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The 1998 state estimates of poverty and income were released in August 2001. The 1998 county estimates of poverty and income were released in November 2001. For an overview of the changes in methodology between this release and the previous release see Estimation Procedure Changes.Several features of the 1998 state estimates should be noted.
Bayesian Estimation Techniques. The models SAIPE used to estimate 1998 income and poverty at the state level employ both direct survey-based estimates of 1998 income and poverty from the March 1999 CPS and regression predictions of income and poverty based on administrative records and prior (1990) census data. We combine the regression predictions with the direct sample estimates using Bayesian techniques. The Bayesian techniques weight the contribution of the two components (regression predictions and direct estimates) on the basis of their relative precision.
The regression model used to develop the regression predictions is postulated for the true, unobserved poverty ratios or median income, but it is fitted to the CPS direct estimates allowing for the sampling error in the data. If the variance of the error term in this regression model (the model error variance) were known, then the Bayesian estimate for each state would be a weighted average (shrinkage estimate) of the state's regression prediction and direct CPS estimate. The two weights in this average add to 1.0, with the weight on the direct estimate computed as the model error variance divided by the total variance (model error variance plus sampling error variance). In this average, the larger the sampling variance of a direct sample estimate, the smaller its contribution to the shrinkage estimate, and the larger the contribution from the regression prediction. Since the model error variance is unknown, the Bayesian approach averages the shrinkage estimates computed over a plausible range of values of the model error variance, weighting the results for each of these values according to the posterior (conditional on the data) probability distribution of the model error variance developed from the Bayesian calculations. The result is generally very close to what one gets by estimating the model error variance by the mean of its posterior distribution, and computing the corresponding shrinkage estimate. Technical details of the Bayesian approach are discussed in the paper, "Accounting for Uncertainty About Variances In Small Area Estimation," (Bell 1999) in the Published Papers section of this web site.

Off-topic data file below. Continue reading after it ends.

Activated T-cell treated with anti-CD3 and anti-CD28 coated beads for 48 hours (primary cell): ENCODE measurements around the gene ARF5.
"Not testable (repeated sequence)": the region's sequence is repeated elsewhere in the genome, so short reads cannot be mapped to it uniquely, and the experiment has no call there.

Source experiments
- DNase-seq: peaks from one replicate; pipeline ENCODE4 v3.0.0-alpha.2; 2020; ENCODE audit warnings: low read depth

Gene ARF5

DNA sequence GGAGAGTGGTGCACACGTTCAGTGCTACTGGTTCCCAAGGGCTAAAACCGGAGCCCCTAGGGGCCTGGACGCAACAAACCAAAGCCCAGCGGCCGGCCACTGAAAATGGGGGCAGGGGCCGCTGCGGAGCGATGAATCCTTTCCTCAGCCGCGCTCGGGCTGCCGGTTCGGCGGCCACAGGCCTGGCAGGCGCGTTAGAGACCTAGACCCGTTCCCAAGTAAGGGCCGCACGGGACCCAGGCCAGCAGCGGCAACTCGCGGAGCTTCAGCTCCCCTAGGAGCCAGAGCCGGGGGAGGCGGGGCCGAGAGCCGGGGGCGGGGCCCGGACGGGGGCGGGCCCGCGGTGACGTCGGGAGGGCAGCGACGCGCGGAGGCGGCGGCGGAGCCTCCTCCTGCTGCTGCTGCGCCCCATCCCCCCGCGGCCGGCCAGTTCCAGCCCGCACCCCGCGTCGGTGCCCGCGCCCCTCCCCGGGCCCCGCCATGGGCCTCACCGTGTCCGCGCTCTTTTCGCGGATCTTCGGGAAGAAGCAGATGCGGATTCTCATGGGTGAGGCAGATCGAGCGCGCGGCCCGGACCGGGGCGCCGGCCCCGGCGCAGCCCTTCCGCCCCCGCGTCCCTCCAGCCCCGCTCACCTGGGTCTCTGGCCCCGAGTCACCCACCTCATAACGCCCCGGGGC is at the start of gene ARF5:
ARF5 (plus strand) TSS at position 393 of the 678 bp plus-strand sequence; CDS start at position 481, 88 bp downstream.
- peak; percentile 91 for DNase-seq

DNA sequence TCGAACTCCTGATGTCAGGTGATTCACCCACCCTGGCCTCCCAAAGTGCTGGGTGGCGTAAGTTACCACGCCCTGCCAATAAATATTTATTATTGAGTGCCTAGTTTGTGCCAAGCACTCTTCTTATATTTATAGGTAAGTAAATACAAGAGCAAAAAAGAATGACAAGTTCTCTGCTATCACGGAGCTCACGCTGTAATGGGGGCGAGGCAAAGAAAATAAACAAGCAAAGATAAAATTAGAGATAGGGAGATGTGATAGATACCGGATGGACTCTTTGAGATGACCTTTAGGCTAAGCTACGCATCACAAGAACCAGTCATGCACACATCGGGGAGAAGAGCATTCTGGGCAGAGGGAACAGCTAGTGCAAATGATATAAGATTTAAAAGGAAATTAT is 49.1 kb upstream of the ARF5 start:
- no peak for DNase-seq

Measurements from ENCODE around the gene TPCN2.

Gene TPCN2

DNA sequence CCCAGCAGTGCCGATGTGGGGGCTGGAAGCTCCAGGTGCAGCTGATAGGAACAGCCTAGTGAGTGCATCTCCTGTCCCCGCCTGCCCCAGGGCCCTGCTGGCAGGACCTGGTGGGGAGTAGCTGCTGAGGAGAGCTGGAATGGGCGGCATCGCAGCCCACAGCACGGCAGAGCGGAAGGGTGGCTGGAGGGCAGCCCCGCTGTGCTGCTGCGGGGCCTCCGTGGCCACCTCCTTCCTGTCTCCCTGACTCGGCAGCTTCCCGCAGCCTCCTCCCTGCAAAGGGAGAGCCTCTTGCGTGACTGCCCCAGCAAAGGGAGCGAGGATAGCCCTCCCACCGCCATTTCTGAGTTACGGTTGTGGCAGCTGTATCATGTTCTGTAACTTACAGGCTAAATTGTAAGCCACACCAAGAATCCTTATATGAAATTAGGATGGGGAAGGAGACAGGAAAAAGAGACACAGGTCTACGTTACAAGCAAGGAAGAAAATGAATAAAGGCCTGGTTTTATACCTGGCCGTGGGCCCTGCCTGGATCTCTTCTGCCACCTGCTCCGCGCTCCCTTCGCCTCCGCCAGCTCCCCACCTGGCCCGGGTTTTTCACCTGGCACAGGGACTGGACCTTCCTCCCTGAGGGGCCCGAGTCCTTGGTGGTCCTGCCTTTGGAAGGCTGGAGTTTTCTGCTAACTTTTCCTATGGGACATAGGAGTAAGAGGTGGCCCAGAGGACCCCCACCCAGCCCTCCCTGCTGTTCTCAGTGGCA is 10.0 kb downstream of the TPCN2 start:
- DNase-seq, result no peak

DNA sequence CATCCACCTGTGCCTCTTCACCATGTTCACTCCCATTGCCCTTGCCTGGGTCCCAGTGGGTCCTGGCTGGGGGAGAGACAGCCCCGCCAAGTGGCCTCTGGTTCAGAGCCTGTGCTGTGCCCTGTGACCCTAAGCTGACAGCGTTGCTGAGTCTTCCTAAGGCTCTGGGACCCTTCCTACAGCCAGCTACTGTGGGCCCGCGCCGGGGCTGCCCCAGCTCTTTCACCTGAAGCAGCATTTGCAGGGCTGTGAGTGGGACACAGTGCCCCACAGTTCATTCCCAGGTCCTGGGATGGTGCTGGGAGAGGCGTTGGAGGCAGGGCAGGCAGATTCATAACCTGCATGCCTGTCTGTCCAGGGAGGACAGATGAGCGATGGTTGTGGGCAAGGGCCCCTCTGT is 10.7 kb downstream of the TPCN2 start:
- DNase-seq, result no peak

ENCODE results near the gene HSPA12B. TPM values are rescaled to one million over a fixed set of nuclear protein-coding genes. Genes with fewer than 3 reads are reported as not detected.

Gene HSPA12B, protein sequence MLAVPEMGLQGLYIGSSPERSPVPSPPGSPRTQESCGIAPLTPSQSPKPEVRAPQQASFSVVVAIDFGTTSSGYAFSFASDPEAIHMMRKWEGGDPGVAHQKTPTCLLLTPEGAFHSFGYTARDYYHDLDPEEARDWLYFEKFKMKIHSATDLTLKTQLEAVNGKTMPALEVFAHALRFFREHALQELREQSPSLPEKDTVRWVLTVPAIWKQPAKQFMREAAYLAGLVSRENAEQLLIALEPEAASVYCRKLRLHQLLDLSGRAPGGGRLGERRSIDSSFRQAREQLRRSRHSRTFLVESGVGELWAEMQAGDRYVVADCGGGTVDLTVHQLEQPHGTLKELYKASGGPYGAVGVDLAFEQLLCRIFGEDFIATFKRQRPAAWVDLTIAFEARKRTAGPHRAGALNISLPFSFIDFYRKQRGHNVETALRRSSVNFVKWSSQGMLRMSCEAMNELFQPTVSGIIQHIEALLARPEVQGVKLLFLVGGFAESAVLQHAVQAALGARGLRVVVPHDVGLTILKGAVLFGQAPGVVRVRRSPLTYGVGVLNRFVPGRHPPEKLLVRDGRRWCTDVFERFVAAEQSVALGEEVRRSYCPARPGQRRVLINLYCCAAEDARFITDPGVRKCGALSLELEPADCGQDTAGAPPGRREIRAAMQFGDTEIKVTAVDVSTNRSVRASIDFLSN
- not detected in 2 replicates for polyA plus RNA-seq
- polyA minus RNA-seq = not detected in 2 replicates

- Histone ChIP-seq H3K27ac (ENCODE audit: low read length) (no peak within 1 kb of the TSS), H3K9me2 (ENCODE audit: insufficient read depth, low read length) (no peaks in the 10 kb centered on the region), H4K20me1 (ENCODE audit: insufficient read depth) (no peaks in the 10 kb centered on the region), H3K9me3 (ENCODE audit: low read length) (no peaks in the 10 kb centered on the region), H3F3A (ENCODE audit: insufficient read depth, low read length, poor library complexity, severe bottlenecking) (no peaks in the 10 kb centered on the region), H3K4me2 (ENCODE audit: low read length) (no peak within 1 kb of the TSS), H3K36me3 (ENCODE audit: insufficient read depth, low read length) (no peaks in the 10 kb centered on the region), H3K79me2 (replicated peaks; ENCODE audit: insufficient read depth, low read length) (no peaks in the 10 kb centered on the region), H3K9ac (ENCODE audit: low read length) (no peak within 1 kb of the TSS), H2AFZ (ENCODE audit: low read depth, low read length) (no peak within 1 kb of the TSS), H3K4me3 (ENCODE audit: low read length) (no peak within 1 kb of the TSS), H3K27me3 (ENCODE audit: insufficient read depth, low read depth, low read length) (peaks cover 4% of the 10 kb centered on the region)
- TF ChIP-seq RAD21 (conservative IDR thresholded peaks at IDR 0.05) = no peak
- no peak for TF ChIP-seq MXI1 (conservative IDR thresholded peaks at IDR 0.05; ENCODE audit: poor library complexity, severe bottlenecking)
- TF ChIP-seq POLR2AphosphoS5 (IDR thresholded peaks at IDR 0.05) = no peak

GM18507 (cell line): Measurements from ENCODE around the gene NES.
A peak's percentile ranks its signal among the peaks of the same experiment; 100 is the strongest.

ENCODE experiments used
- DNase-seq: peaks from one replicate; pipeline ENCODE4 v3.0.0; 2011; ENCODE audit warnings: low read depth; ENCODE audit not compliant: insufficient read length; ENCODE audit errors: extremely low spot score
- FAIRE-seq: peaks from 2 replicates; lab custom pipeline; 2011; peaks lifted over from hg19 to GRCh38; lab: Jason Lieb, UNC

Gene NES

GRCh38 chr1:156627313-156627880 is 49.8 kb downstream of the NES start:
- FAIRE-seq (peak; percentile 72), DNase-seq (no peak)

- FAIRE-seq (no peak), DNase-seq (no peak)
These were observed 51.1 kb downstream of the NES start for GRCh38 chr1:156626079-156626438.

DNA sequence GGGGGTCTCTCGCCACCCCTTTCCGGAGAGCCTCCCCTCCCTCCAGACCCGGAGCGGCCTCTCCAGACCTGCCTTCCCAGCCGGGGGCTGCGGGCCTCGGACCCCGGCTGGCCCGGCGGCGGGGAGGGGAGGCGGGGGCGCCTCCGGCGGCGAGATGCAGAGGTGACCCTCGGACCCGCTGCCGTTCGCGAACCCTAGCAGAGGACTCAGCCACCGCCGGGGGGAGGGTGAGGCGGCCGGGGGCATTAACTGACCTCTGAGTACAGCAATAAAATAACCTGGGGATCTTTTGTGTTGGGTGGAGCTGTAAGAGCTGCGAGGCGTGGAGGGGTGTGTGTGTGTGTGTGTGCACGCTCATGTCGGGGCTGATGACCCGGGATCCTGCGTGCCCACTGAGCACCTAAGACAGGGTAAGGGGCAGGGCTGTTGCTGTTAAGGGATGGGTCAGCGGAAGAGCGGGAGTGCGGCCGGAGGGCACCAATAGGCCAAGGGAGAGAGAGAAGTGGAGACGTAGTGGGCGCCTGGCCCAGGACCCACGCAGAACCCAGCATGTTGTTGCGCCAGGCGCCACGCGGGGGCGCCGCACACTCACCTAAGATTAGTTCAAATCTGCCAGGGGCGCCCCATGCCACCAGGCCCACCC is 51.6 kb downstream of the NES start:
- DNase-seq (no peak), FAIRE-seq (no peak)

Poverty Ratios and Numbers of Poor People. Deriving state-level estimates of the numbers of poor people of various ages involves two steps. The first step is the use of the Bayesian estimation techniques just discussed, which are applied to CPS direct state estimates of "poverty ratios." The second step is to multiply the resulting model-based poverty ratio estimates by corresponding demographic population estimates to convert the results to estimates of the numbers of poor people of various ages.
The poverty ratios used as the dependent variables in the regression models have the CPS direct estimated number poor of the given age in the numerator and the CPS direct estimated noninstitutional population of the given ages in the denominator. These "poverty ratios" differ from official poverty rates which would use the CPS estimated poverty universes of the given age as the denominators. (For a discussion of the differences between the noninstitutional population and the poverty universe see Denominators for Model-Based State and County Poverty Rates). We use these poverty ratios instead of poverty rates because of the difficulty of constructing demographic estimates of the poverty universes.